ME (the proportion of missing exons and actual exons) and WE (the proportion of predicted wrong exons and actual predicted exons) were also included in the evaluation process for finding the accuracy of the tools. Here, GPGA also performed better than others. The results are presented in Additional file 2: Table S5 and S6. Sometimes, small exons were also missed by GPGA because of the presence of other alternative regions in the genomic sequence.

Annotation of human chromosome 21

We also performed annotation of human chromosome 21 (HS21) to observe the performance of GPGA at the chromosome level. We selected HS21, as it is the smallest human autosome that wraps around 1-1.5% of the human genome and its structure and gene content have also been intensively studied. Therefore, it is considered as an excellent dataset to validate any gene prediction method. For cross-species comparison of HS21, we selected the phylogenetically related species, mouse. HS21 shows conserved syntenies to mouse chromosomes 10, 16, and 17 (MM-10, MM16, and MM17) [51]. Hence, we selected sequences from MM10, MM16, and MM17.

Data pre-processing (selection of target and reference sequences)

The main objective was to map the target sequence i.e. HS21-specific genes with their reference mouse orthologs. The entire HS21 sequence of ~47 MB (GRCh38.p4) along with its seven alternate loci (ALT_REF_LOCI_1) was obtained from the NCBI [52]. We analyzed non-repetitive parts of the HS21 sequence by aligning with well-annotated mouse CoDing Sequences (CDSs) of MM10, MM16, and MM17. The reference coding sequences were obtained from the Gencode assembly using UCSC browser [42]. GENCODE Comprehensive set is richer in alternative splicing, novel CDSs, novel exons and has higher genomic coverage than RefSeq while the GENCODE Basic set is very similar to RefSeq. Thus, we selected comprehensive Gencode VM4 published in Aug 2014.

Due to limited computing resources, we divided the entire target sequence (HS21) into multiple (total 26 numbers) divisions. Each of them consists of 16-lakh bp of HS21 except the last one. Each of these smaller divisions was run against total comprehensive sets of MM10, MM16, and MM17.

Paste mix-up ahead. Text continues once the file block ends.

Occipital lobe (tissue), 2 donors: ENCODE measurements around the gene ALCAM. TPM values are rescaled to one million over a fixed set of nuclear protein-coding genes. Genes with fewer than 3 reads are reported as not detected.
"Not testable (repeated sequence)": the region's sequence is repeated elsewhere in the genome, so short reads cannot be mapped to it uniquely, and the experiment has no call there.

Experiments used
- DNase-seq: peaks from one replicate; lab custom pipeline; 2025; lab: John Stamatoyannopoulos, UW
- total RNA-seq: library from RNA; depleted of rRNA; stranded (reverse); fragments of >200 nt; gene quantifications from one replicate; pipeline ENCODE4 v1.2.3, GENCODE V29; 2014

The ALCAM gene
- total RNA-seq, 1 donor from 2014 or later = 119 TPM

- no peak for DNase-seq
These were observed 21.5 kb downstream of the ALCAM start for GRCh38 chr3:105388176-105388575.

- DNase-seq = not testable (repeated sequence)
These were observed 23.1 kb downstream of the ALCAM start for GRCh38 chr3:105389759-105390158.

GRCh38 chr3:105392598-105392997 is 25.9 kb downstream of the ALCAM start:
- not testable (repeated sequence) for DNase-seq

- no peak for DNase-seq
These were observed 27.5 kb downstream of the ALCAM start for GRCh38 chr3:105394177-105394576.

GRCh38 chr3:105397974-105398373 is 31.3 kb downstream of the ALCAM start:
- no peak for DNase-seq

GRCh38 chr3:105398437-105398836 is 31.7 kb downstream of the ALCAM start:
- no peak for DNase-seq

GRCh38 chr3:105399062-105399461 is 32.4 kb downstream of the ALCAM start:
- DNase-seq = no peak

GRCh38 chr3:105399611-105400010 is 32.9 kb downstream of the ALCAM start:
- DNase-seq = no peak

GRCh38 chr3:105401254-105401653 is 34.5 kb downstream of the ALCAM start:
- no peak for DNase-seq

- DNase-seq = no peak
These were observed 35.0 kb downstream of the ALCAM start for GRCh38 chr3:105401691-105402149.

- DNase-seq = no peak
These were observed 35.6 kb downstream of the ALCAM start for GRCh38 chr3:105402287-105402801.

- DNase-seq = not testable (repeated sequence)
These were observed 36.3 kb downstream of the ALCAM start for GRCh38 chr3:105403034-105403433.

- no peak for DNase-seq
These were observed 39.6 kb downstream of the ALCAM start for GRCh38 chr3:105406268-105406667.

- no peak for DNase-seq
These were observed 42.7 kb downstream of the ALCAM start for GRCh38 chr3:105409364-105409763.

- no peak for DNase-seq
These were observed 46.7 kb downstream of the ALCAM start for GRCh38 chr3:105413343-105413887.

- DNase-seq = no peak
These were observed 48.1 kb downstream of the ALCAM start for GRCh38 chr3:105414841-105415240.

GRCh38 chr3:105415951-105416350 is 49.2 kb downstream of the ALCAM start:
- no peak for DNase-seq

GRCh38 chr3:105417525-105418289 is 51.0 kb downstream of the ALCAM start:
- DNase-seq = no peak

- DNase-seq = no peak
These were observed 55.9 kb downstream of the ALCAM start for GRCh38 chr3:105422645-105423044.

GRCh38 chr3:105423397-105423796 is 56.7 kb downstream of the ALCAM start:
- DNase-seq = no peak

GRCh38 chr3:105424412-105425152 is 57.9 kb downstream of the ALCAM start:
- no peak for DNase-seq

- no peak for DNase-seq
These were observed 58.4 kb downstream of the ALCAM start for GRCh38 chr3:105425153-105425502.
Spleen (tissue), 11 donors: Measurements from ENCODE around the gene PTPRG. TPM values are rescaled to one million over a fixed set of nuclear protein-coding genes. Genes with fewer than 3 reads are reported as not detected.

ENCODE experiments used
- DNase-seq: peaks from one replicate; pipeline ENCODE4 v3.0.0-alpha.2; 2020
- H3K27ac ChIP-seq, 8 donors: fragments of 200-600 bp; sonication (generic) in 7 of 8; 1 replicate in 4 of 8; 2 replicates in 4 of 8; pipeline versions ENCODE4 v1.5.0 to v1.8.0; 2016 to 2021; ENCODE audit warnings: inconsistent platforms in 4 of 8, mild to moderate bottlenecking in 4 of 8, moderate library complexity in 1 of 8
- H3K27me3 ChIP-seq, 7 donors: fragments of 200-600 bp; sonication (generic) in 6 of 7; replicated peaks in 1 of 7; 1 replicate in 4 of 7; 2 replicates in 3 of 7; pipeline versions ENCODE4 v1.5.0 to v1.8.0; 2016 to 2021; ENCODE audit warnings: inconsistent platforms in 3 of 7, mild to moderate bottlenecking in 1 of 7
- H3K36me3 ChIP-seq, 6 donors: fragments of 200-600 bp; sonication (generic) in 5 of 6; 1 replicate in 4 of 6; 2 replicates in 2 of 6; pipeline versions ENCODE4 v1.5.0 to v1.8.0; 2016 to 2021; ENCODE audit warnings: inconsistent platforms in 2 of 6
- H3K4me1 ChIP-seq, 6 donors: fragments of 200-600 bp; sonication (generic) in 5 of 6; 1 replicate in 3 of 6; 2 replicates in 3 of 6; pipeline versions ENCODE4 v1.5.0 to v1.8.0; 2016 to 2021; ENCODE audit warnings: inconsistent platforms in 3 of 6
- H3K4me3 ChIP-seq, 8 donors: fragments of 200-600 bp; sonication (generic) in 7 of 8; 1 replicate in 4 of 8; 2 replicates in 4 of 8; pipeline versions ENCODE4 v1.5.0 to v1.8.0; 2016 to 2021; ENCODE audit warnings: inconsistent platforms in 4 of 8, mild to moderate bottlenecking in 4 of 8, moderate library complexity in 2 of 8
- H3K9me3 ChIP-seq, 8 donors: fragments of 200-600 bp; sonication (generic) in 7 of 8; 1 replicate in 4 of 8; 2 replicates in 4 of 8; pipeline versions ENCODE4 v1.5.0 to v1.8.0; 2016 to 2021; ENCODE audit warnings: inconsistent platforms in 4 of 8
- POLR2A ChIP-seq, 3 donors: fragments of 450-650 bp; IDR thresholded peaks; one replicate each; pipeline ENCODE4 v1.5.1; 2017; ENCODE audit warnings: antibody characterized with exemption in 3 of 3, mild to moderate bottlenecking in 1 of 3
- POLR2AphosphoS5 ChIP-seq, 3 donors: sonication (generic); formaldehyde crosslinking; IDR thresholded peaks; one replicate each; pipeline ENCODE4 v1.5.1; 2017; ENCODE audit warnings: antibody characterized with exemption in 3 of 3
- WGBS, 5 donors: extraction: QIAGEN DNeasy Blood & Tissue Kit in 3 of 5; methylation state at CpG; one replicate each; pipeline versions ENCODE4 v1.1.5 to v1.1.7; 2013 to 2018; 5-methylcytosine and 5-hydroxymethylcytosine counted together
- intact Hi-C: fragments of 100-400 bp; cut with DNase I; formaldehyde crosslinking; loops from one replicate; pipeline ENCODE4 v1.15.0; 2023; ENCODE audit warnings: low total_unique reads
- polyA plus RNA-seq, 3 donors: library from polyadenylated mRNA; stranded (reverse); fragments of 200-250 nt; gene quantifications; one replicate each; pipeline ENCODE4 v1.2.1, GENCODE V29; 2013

Results of annotation

We analyzed the results by defining different stringencies of the conserved sequences and accordingly categorized the sequences into 50, 100, and 150 bp sequence lengths. For each sequence length, we considered four types of percentage similarity, namely, 60, 70, 80, and 90. For each category of length along with its similarity, we found a large number of conserved blocks. A gene is considered to be conserved between human and mouse if all the exons of that gene satisfy the threshold criterion. For example, for a threshold criteria of 100 bp with 60% similarity, a gene with 100 bp is considered as conserved if the observed similarity is ≥60% for all mouse exons. For certain instances, it was also observed that only a few number of exons of a mouse gene individually satisfy the matching threshold criterion. We did not consider them as conserved genes but separately as conserved blocks. It is not confirmed whether these blocks are genes of HS21 or not. Figure 4a and b showed, respectively, the ungapped conserved blocks distribution and the total number of genes for different sequence lengths and similarity categories. Figure 4a supports the presence of a large number of blocks that are presumably non-genic conserved functional, regulatory, and/or structural sequences. From the figures, it was observed that for three different categories, the predicted number of conserved blocks (Fig. 4a) and genes (Fig. 4b) were decreased with the increase of the sequence length or percentage of identity. It was also noted that for a lower bp (50 bp) or low similarity value (60%) a large number of exons of the predicted genes did not follow GT-AG splicing rule. This, in turn, increased the number of false predictions. On the other hand, for a higher bp (150 bp) or high similarity value (80% or 90%), the predicted number of blocks and genes were decreased rapidly. This eventually increased the number of missed genes (details are provided in Additional file 3: Table S7). Therefore, out of all different length and similarity categories, we had finally chosen the moderate level of stringency of 100 bp with 70% identity (represented as 100-70) to increase the chance of true prediction. The importance of choosing 100-70 criterion for the identification of important elements between human and mouse was already shown in ref. [53]. The stringency of 100-70, (Table 1) yielded 2136 conserved blocks and 361 homologous genes for HS21. These 361 genes contained a total of 3150 exons out of which, 2185 exons contained canonical ‘GT-AG’ splicing junctions while the rest 604 contained non-canonical ‘GT-AG’ junctions. It was also observed that out of the 361 genes, 63 genes were overlapping genes (where both ends were not mapped by the mouse orthologs) and 149 were partial genes (having only one end matched). The calculated GC content was 51.68%, which defines the presence of GC-rich genes. Considering pseudogene based on retroposon and gene with premature stop codon we found 41 genes. The distribution of blocks and genes along the length of HS 21 is shown in Fig. 5 (see Additional file 3: Table S10). From Fig. 5, it was noted that the regions of conserved blocks and the locations of genes were close to each other and they were distributed more at the distal part (gene-rich region) of HS21.